EDUC 586 REFLECTIONS
How might I differentiate content through technology in my classroom?
Discussion Question (Week 5) - EDUC 586
I chose the first essential question to focus on this week because I feel like differentiation is an area in my teaching that I would like to improve and grow in. First, it’s important to understand what differentiated instruction does and does not mean. “Differentiated instruction is when students can be in groups based on skills/interests/readiness/choice, there is a purposeful use of flexible grouping while keeping the lesson’s goals in mind, and teachers are teaching up and holding students to high standards” (Stern, 2015). I used to have many misconceptions regarding how to differentiate instruction. It seemed overwhelming because I used to think that it meant I need to create an individual plan for each of my students. I also think I was unknowingly keeping students in stagnant groups and only focusing on lower-level students.
After a few years of teaching now, I realized that my understanding of how to differentiate instruction was misconstrued. Now, I try to be more mindful and purposeful of what I am doing in my classroom to meet my student’s needs with differentiation. It’s important to accommodate differences among students when teaching new content. I try to be equitable and consider student’s levels of mathematical talent, interest, and confidence so that each and every student can learn important math content. “Equity does not mean that every student should receive identical instruction; instead, it demands that reasonable and appropriate accommodations be made as needed to promote access and attainment for all students” (NCTM, 2009). Even with trying new strategies to support learning, it's important to remember that meeting student's needs does not mean that "one size fits all".
We are fortunate in this new age of teaching that we have access to technologies that can improve differentiated instruction in classrooms. A number of math educators use concrete manipulatives to enhance understanding on elementary math concepts. When teaching a child what 2 + 3 is equal to, a teacher might show two pencils put together with three pencils equals to five pencils. Using a physical or concrete manipulate in that nature is too simple for middle and high school math content, but virtual manipulatives can support and progress learning in more advanced math topic areas. There are now more options to use technology for virtual manipulatives that are useful for teachers and students. “Virtual manipulatives enable concrete visualization of the abstract and more difficult grasp math concepts, they are more game-like in nature, they accommodate diverse learning styles and readiness levels, they are not difficult to store, and is quickly and frequently with internet access” (Smith and Throne, p. 98). When researching virtual manipulatives, I found dozens of recommendations from teachers of various programs and tools that I could use to support this work.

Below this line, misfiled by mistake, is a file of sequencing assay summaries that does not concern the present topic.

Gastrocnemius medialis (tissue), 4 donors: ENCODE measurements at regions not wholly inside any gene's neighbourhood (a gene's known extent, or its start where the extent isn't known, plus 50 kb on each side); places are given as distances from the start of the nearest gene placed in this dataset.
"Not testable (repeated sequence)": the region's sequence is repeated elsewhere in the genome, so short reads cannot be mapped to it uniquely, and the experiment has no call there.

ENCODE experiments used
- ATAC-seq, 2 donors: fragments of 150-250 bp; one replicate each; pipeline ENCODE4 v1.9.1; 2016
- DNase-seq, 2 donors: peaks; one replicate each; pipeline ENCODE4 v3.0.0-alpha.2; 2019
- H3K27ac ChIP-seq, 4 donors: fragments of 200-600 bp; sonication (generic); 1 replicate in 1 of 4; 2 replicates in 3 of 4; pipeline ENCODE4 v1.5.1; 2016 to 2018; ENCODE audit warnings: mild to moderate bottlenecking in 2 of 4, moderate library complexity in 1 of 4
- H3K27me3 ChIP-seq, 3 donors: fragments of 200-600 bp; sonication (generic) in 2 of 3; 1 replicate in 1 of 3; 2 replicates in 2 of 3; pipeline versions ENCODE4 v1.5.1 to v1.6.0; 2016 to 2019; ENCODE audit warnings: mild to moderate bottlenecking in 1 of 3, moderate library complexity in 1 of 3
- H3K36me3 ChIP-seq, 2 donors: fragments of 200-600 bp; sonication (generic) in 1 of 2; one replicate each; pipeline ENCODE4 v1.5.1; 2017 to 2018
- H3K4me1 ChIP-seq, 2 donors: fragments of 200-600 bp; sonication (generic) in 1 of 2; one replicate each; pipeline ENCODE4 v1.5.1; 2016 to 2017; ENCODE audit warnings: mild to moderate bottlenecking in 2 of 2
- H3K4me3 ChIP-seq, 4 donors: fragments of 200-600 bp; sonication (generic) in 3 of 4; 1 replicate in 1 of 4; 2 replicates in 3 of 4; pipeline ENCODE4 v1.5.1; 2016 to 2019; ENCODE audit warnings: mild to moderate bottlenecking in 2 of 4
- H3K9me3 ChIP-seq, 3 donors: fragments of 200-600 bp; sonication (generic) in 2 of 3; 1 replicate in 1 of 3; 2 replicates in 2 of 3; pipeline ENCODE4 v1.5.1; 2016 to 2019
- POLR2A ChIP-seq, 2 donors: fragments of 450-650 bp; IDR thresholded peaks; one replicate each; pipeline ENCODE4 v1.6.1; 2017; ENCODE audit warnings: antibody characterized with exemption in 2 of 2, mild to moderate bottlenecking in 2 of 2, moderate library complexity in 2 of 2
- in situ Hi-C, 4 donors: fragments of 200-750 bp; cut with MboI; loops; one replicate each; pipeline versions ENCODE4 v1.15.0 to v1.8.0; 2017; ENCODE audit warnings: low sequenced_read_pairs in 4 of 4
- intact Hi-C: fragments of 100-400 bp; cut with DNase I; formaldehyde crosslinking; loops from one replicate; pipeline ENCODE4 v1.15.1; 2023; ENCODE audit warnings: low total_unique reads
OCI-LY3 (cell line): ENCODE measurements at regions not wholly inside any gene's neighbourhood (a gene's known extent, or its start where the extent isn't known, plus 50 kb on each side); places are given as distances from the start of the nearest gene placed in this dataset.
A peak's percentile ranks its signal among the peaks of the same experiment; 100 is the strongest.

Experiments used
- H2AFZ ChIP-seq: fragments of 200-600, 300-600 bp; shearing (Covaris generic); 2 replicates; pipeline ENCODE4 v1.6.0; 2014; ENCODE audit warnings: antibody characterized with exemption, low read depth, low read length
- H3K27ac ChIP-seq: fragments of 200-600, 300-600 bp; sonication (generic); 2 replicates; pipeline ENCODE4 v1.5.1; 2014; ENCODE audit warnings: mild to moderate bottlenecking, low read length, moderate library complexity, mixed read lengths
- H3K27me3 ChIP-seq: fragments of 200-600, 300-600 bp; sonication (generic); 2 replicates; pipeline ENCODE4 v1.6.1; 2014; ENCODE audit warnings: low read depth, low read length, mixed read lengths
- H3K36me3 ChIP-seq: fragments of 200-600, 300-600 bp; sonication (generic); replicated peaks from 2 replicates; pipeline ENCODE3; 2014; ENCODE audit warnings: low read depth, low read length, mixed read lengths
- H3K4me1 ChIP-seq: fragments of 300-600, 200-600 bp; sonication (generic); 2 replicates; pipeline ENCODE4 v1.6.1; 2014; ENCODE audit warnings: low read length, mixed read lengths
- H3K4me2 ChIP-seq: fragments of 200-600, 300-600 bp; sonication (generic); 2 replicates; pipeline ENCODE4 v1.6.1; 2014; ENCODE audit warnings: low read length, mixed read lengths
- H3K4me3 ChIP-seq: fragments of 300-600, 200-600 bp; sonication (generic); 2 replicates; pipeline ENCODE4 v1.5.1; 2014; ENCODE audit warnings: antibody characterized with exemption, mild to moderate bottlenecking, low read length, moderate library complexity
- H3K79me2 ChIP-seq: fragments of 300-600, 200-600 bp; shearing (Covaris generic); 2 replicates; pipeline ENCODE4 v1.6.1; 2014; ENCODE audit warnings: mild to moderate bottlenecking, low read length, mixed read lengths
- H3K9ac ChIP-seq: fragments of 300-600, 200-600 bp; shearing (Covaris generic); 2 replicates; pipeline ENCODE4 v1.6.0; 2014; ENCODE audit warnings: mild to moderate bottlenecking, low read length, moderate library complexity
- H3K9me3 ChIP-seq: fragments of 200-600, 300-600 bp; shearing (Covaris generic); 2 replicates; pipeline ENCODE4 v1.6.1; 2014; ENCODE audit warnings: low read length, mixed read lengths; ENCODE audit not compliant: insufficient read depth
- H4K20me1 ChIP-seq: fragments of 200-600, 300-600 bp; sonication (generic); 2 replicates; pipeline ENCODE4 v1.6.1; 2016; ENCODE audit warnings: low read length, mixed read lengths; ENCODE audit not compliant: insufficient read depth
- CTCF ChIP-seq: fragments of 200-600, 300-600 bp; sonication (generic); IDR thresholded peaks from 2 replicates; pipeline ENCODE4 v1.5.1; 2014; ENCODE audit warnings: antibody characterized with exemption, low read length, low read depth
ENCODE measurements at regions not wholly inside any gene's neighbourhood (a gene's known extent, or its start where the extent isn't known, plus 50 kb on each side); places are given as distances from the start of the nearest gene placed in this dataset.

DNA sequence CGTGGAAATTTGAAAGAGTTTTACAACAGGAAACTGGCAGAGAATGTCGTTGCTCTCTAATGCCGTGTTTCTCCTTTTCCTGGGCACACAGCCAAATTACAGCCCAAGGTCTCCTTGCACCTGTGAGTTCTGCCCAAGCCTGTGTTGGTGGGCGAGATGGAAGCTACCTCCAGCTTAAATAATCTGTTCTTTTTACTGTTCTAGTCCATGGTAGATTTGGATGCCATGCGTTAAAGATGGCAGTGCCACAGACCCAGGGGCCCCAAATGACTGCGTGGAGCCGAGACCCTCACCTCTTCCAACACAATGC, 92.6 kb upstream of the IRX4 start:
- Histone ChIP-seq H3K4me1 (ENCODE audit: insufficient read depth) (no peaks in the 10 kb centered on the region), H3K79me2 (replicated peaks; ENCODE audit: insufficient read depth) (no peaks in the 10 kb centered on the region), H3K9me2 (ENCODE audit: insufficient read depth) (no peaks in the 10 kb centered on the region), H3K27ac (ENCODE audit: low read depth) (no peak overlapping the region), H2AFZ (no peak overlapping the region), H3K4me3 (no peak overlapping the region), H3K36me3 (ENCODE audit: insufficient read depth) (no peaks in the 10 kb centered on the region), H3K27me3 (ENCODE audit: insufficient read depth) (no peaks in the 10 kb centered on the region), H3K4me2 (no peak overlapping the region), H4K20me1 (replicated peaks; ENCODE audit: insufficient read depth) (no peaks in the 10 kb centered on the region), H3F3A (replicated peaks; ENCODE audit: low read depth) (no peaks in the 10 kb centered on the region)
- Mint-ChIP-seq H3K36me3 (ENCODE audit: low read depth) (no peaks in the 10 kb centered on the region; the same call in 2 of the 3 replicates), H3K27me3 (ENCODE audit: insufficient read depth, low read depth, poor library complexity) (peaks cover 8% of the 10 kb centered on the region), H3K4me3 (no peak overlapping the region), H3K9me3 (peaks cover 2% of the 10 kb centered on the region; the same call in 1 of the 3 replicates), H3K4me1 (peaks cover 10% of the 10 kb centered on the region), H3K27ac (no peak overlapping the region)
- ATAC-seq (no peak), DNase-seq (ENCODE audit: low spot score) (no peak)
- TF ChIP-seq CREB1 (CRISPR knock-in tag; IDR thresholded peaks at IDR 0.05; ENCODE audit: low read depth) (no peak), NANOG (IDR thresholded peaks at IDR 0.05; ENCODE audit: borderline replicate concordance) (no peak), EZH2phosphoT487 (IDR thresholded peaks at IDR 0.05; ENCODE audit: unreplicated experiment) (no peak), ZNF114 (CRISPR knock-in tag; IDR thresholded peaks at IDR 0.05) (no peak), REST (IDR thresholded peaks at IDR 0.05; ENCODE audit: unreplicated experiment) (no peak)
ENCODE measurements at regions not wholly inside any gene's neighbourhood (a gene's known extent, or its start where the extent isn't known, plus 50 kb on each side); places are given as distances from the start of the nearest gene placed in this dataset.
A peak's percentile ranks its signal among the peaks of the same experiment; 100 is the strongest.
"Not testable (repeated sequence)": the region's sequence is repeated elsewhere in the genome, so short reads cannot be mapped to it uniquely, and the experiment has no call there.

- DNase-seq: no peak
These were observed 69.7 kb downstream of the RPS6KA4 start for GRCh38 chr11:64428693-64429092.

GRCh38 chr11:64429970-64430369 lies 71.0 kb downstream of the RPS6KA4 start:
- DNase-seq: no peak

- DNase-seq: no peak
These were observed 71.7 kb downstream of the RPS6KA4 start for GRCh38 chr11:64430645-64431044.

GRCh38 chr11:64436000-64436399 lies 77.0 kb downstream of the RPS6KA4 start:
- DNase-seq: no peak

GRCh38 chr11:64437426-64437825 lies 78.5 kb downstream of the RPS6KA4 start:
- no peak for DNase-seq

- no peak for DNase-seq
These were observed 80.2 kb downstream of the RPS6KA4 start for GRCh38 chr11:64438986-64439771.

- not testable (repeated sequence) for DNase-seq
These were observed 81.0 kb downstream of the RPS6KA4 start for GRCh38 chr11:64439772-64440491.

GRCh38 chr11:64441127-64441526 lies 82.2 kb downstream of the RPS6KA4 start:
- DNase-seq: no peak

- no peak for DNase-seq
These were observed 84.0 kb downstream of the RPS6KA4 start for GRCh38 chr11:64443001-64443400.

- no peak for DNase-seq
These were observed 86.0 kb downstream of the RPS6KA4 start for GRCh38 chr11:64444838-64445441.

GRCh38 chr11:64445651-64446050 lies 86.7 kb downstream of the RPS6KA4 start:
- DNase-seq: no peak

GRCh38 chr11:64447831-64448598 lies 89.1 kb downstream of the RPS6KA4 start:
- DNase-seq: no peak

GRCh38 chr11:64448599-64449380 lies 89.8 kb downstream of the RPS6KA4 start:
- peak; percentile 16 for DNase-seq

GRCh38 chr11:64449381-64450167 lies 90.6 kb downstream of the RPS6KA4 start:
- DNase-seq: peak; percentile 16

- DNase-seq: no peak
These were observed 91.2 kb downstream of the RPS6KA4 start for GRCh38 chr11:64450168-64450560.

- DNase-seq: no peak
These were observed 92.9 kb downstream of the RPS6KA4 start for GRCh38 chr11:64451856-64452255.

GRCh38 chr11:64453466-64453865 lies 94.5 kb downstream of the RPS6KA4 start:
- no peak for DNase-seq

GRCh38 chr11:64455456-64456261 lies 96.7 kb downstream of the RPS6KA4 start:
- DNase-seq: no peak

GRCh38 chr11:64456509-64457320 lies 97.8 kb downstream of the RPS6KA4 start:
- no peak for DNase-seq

Understanding abstract concepts are essential to understanding and doing math. This is also a source of difficulty for students who struggle with math or struggle with even understanding the very basic math concepts. After much research, I would consider trying to use virtual manipulatives in my classroom to support my work of differentiating instruction with technology. In the past most classrooms might've only had physical manipulatives, but now classrooms and schools have access to computers and the Internet which has opened the doors to opportunities to work with virtual manipulatives. Virtual manipulatives in math can be beneficial in many ways. “These tools in your classroom can help students understand abstract math concepts, lead to richer and more complex understandings of concepts, and help clarify student misconceptions and build connections between concepts and representations” (Zorfass, 2018). This technological tool can support my work in differentiation by meeting student’s needs and ensuring equity that each student in the class has the opportunity to make a meaningful contribution.
National Council of Mathematics, 2009. Why and How to Differentiate Math Instruction. Retrieved from https://www.aeseducation.com/blog/9-tips-using-technology-differentiate-instruction